Dan Pregnar

Dan was introduced to the sport of hot air ballooning in the early 1980’s. Dan is very important to Tony and Scott Saxton since he was one of the pilots who trained them to fly. Dan’s wife Cathy also enjoys participating in ballooning. His three girls Kelly, Kimberly, and Amy all grew up around balloons and still enjoy being part of the ground crew. Amy is currently a student pilot. Dan has flown balloons in Canada, Switzerland, France, and numerous US states. When not flying balloons, Dan enjoys riding snowmobiles during the winter months. We are glad to have Dan as one of our pilots.


Montgolfier Brothers
Montgolfier Brothers

History reveals that man has always wanted to fly. Early cave drawings show man attempting to fly with wings. It wasn’t until the curiosity of two brothers named Joseph and Etienne Montgolifier would flight for man be possible.

Joseph and Etienne were in the paper manufacturing business, and developed a new paper which was a combination of paper and silk. When they watched paper burn they noticed that little pieces of unburned paper and ashes would rise into the air. They were very fascinated by this phenomenon. They decided if they could capture this air man would be able to use this to fly.

At first they thought that most of this “magical power” came from smoke. Then they discovered if they captured the smoke in just the right way within small bags, the bags would eventually rise into the air. Later they figured out if they made a large “bag” containing enough of this “magical power,” it could ascend high into the sky lifting considerable weight. At that time they didn’t realize why heated air made a “Balloon” rise into the sky. We now know that when air is heated it becomes less dense inside the balloon than the air outside the balloon allowing it to rise.

The first hot air balloon flight was conducted by the Montgolfier brothers from Annonay, France on June 5, 1783. The envelope was made of linen and paper. The unmanned balloon had a volume of 23,308 cubic feet and the air within was heated from a fire on the ground. The first passengers were actually a pig, duck, and rooster. The Montgolfier balloon flew 1 mile from the starting point. On November 21, 1783, Pilatre de Rozier and Marquis d’Arlandes made the first manned flight in a Montgolfier balloon from the center of Paris to the city’s suburbs.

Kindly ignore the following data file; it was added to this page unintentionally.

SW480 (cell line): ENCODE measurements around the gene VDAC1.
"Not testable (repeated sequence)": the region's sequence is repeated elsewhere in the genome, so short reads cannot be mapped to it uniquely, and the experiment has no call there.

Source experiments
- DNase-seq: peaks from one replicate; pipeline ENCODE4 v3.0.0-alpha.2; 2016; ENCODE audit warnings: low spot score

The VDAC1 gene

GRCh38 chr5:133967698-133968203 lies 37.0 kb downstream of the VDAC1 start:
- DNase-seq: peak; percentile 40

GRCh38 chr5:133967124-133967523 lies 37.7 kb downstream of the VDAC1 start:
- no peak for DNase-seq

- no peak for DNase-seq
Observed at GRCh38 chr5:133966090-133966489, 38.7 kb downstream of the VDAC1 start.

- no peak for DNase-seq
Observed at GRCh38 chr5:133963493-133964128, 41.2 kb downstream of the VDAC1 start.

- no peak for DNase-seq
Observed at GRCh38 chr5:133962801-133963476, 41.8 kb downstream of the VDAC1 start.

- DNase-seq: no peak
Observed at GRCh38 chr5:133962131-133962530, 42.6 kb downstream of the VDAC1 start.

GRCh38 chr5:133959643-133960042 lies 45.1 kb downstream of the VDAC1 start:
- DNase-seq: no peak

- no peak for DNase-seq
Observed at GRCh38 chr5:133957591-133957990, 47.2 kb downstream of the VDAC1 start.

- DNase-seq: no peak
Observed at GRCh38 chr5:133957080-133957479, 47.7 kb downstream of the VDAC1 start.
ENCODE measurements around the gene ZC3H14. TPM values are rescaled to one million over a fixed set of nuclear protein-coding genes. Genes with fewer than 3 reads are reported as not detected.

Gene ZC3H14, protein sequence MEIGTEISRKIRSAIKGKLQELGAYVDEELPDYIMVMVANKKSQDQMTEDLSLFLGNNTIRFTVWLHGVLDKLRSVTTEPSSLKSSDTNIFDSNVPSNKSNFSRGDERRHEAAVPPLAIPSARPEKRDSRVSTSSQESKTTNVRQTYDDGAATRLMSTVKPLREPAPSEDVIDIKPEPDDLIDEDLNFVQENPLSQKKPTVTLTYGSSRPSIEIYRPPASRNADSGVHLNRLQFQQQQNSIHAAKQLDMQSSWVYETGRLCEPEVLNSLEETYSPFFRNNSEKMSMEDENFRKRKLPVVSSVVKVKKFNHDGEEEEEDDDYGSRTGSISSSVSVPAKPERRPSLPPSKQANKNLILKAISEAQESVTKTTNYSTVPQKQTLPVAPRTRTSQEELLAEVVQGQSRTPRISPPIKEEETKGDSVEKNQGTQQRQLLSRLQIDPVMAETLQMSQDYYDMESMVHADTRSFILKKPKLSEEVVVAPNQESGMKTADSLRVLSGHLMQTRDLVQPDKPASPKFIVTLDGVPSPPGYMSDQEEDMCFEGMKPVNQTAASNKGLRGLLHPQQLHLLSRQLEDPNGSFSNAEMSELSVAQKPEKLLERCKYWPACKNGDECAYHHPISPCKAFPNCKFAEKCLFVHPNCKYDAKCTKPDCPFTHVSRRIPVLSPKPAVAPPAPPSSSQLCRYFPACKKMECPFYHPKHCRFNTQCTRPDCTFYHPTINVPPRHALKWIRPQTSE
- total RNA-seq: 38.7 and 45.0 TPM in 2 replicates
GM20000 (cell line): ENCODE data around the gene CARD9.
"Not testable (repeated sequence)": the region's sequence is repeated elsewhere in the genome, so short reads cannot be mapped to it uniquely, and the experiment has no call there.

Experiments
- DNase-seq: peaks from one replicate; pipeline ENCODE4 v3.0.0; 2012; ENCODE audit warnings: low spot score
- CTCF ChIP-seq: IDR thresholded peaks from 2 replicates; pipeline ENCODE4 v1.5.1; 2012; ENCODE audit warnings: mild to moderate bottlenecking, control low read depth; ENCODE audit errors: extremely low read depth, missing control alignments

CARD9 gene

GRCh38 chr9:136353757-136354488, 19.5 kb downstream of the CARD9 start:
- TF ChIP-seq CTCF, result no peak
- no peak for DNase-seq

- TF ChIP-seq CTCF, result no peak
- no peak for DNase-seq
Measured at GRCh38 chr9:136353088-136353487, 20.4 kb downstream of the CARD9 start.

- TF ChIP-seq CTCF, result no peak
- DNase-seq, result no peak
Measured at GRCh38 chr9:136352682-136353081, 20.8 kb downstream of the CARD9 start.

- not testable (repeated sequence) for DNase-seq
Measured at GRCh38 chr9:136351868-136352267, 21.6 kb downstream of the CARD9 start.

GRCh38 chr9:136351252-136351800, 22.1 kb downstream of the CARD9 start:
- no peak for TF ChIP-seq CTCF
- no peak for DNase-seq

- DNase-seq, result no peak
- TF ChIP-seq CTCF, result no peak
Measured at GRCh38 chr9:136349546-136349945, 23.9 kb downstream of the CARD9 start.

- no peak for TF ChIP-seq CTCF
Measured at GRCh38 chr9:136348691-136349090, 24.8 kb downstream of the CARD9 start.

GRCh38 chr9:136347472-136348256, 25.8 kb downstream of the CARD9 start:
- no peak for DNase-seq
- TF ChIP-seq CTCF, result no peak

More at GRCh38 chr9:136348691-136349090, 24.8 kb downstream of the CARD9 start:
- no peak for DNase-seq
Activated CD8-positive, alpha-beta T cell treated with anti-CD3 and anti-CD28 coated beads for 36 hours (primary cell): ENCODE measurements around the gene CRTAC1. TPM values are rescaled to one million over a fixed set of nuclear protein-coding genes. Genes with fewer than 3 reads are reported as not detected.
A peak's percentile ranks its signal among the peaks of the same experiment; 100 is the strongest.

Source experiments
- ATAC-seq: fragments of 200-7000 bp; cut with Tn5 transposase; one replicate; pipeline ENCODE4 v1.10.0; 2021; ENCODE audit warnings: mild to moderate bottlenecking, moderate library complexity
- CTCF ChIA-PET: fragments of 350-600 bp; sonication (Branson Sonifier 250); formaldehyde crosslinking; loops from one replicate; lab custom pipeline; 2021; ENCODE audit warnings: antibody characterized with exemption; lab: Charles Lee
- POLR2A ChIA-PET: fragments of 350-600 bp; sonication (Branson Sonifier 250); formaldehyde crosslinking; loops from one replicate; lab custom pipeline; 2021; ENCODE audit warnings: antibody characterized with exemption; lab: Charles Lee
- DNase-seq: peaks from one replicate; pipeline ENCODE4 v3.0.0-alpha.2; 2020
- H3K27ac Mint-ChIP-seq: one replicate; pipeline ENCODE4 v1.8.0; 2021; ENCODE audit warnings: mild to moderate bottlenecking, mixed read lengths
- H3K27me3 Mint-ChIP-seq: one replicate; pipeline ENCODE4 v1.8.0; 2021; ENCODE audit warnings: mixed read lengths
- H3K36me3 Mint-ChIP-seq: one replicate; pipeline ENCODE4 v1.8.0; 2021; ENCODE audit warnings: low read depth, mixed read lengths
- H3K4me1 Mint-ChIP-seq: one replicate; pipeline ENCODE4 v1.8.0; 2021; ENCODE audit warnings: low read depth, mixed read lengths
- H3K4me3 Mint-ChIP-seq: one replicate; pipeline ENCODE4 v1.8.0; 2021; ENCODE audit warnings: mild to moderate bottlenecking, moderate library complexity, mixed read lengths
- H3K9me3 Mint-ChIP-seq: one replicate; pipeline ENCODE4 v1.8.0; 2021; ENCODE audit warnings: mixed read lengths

Also in 1783, on August 27th, a French chemist Jacques Charles invented a different type of balloon that used hydrogen to get its lift. Hydrogen had just been discovered several years before and was very explosive. These gas balloons competed very effectively with hot air balloons for many years.

Eventually, the Irish added a toast for hot air ballooning that reads as follows:

“The winds have welcomed us with softness. The sun has blessed us with its warm hands. We have flown so high and so well that God has set us gently back into the loving arms of mother earth.”

Basically there were very few advances to ballooning for about 150 years. People then became interested in fixed wing aircraft (airplanes). The rebirth of ballooning occurred in 1960. Gas ballooning was expensive and the balloons were hard to control. Ed Yost developed basic techniques that made hot air ballooning practical. He built a balloon made of nylon and heated the air inside the balloon with a propane burner. Even though the balloon was primitive, Ed Yost is considered to be the father of modern day ballooning.

One of the most important improvements to hot air balloons is the parachute valve, sometimes called the deflation vent, located at the top of the balloon. Yost’s balloon used a rip vent, a seal which could not be resealed and let all of the air escape at once. Then Tracy Barnes of The Balloon Works developed the parachute valve, that when pulled down by a line would let some of the air out of the balloon. The remaining air inside of the balloon caused the valve to push back upward and reseal itself in the top of the balloon when the line was released. This allowed pilots to open and close the valve during the flight if necessary to control their altitude and land with air remaining in the balloon.

Today, most balloon baskets are made of rattan wicker. Balloon baskets come in two main shapes: rectangular or triangular. In addition to carrying the passengers and pilot, the basket also contains the propane tanks, burner, and instruments. One instrument that shows the vertical speed up or down is called the Variometer. The second instrument that shows the temperature at the top of the balloon and the ambient temperature is the digital temperature gauge. The third instrument is the Altimeter which tells how high the balloon is above sea level.

There have been recent improvements in fabrics used to manufacture balloons. Taffeta has replaced nylon in many cases because of its ability to withstand higher temperatures. Both taffeta and nylon fabrics are treated with a coating to better contain the heat and provide ultraviolet protection. All fabrics used in balloons are certified by the FAA for use.

All of these improvements along with good pilot training have made hot air ballooning one of the safest forms of air travel.